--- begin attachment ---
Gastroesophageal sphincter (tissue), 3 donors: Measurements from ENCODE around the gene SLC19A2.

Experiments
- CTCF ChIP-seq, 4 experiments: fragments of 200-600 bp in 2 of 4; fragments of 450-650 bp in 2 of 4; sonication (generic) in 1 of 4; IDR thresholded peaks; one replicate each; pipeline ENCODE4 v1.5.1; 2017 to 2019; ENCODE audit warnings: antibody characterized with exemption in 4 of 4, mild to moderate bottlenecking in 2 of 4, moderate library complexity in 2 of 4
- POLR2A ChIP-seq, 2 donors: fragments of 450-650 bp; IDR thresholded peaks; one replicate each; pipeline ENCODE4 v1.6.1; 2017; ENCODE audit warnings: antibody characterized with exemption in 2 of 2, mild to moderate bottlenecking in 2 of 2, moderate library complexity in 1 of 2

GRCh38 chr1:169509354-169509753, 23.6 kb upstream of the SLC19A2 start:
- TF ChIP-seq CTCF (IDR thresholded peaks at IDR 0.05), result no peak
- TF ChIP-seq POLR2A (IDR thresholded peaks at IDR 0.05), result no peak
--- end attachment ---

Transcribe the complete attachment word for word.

Gastroesophageal sphincter (tissue), 3 donors: Measurements from ENCODE around the gene SLC19A2.

Experiments
- CTCF ChIP-seq, 4 experiments: fragments of 200-600 bp in 2 of 4; fragments of 450-650 bp in 2 of 4; sonication (generic) in 1 of 4; IDR thresholded peaks; one replicate each; pipeline ENCODE4 v1.5.1; 2017 to 2019; ENCODE audit warnings: antibody characterized with exemption in 4 of 4, mild to moderate bottlenecking in 2 of 4, moderate library complexity in 2 of 4
- POLR2A ChIP-seq, 2 donors: fragments of 450-650 bp; IDR thresholded peaks; one replicate each; pipeline ENCODE4 v1.6.1; 2017; ENCODE audit warnings: antibody characterized with exemption in 2 of 2, mild to moderate bottlenecking in 2 of 2, moderate library complexity in 1 of 2

GRCh38 chr1:169509354-169509753, 23.6 kb upstream of the SLC19A2 start:
- TF ChIP-seq CTCF (IDR thresholded peaks at IDR 0.05), result no peak
- TF ChIP-seq POLR2A (IDR thresholded peaks at IDR 0.05), result no peak